Termites are one of the worst nightmares of property owners. They eat wood and cause significant damage to a building’s structures. But, termite damage may not be detected right away. That is why every homeowner must know the common signs of termites in their homes. If you own a property, checking it periodically for signs of termites could help discover an infestation because you deal with serious damage. It is important to note that subterranean termites choose to live underground in the soil, especially in the garden or under your house. That is why you need to consider professional rhinotermitidae pest control when you see signs of the termites in your home.
Below are some of the common signs that your home has termites:
The presence of brown clay shelter tubes indicates the existence of termites in your beloved home. These structures are built by termites along foundation walls and used for finding food, traveling through a building or a protecting themselves from predators. Over time, the tubes widen causing increasing damage to your house.
Termites that hide deep within walls are often visible but produce a sound. Their mandibles create soft clicking sounds while they eat wood. This sound becomes audible as thousands of termites belong to a colony.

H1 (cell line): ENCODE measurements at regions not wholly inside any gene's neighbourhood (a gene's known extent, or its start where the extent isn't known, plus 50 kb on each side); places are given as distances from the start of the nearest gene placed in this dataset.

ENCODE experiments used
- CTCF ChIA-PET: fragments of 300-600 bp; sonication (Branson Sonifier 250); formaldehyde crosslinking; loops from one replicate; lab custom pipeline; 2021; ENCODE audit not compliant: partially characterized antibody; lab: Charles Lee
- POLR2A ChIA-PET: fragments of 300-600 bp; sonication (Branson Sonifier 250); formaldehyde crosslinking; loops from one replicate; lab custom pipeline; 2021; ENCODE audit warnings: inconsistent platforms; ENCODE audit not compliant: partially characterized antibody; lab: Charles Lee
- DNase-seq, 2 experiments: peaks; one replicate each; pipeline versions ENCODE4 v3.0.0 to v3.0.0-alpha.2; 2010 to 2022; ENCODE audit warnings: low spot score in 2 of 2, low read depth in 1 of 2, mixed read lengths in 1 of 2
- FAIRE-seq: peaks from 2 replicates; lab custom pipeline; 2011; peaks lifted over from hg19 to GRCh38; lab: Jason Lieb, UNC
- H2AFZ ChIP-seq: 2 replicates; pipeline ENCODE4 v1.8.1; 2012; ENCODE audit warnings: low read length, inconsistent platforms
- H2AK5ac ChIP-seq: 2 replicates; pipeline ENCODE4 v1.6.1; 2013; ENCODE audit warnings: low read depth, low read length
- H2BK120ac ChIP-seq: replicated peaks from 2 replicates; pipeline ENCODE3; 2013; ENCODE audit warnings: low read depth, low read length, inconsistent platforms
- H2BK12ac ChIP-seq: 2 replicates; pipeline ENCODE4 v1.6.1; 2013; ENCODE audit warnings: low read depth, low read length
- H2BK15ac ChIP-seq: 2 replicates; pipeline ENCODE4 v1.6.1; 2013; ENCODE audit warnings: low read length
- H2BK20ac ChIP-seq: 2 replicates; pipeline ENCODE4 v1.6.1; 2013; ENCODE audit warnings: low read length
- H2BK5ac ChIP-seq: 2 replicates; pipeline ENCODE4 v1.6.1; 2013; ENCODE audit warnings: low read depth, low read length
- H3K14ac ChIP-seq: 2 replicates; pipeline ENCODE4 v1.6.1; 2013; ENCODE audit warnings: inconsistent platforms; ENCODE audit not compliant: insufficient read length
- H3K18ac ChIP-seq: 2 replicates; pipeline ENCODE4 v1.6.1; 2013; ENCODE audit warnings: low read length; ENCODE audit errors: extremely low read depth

Flying termites are also called alates or swarmers. These male and female termites fly to leave their nest to look for a mate and start a colony. A number of species tend to swarm at night and approach light sources. But, others swarm in daylight. However, all drywood termites swarm after rain at certain times of the year.
Sagging Floors or Hollow Wood
Termites leave big, hollow caverns in wood, leading to serious damage to the structure. To check for this problem, make it a habit to tap your walls periodically. You will know there is termite damage in your house when you hear a hollow sound every time you tap studs. Also, the presence of a sagging floor mainly indicates a termite infestation.
Termite droppings or frass indicates a termite infestation and must be looked for during an inspection.
Compared to rhinotermitidae or subterranean termites, drywood termites do not use their feces for building their tunnels. Rather, they push their feces out of small holes near their nest’s entrances. That is why you might find small black marks and a dark powdery substance which indicate they are infesting that area.